In late April, India and Russia announced the establishment of a “2+2” dialogue between each side’s ministers of defense and foreign affairs. Indian Prime Minister Narendra Modi tweeted at the time that this will “add further momentum to our strategic partnership.” Until recently, India had adopted this format only with Australia, Japan and the United States—the other members of the Quadrilateral Security Dialogue, better known as the Quad—while Russia has an equivalent arrangement with only a few select countries.
The announcement comes at a time when geopolitical trends, as well as consequent foreign policy adjustments in both Moscow and New Delhi, have pulled the two powers in opposite directions, raising concerns about the future of their bilateral ties. A more comprehensive dialogue mechanism like the 2+2 could stabilize relations and help prevent further ruptures.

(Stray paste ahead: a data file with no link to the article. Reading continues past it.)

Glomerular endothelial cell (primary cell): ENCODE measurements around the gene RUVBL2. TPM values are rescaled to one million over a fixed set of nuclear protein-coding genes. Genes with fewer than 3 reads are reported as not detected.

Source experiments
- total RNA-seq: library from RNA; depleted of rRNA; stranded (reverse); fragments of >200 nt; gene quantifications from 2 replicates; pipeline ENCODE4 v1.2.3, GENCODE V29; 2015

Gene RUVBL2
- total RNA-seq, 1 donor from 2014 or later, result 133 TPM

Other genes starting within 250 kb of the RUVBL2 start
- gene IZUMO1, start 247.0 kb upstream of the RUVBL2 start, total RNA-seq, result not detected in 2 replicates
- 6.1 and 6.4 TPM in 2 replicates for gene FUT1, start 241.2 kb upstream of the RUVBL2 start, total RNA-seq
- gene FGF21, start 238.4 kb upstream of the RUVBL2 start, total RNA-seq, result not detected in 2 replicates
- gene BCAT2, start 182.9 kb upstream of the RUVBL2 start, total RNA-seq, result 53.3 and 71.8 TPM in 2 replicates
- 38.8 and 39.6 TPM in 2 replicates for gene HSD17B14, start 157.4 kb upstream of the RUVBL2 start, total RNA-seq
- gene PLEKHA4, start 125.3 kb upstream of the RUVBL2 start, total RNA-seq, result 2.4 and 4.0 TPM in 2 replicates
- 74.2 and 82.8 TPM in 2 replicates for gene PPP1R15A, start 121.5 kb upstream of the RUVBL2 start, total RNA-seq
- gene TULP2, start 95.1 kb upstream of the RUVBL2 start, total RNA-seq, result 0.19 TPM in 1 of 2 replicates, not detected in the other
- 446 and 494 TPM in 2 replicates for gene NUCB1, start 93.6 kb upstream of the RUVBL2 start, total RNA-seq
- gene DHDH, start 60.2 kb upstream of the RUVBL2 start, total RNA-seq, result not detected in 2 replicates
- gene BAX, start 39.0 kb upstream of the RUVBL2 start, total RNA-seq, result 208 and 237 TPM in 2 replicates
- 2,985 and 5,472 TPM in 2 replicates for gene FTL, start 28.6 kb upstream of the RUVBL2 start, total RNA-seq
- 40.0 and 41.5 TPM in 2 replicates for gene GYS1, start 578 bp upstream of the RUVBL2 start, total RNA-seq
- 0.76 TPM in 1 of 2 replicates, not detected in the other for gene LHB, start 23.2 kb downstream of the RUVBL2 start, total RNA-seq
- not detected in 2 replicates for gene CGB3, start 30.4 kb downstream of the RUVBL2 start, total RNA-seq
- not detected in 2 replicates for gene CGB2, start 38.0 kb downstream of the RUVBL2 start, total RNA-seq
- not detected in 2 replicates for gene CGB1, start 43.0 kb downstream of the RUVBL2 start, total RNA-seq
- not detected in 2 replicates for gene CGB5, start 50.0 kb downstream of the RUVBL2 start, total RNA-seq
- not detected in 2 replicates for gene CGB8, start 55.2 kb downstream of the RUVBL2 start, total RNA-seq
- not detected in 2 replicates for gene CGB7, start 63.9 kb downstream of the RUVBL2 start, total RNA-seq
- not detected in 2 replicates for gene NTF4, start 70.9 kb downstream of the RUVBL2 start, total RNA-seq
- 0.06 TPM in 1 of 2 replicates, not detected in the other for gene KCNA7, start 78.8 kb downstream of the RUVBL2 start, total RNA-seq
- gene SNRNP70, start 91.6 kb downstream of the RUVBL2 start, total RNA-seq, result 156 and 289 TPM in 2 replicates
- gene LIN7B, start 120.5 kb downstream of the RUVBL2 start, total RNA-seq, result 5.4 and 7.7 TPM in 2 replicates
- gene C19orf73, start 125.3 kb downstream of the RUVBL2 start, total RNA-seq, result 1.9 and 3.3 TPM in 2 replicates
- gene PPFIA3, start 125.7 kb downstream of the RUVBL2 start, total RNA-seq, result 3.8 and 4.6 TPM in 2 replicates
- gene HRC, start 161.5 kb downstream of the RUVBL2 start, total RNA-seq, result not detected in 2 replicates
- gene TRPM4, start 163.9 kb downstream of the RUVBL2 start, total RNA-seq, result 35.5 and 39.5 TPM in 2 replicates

Principal among the two sides’ divergences is their drastically different perspectives on China and the United States. For India, China is its biggest external strategic challenge, and following last year’s bloody clashes along its disputed border with China, there is greater enthusiasm in New Delhi to openly embrace a closer security partnership with Washington. The U.S. also sees India as an indispensable partner in the Indo-Pacific region, and the two sides have deepened their collaborative relationship—characterized by robust defense trade, intelligence sharing and joint military exercises—in the past year. Many analysts in India believe that the country’s relationship with the U.S. is now its most substantive one, with some commentators even advocating abandoning India’s historical ties with Moscow in favor of Washington.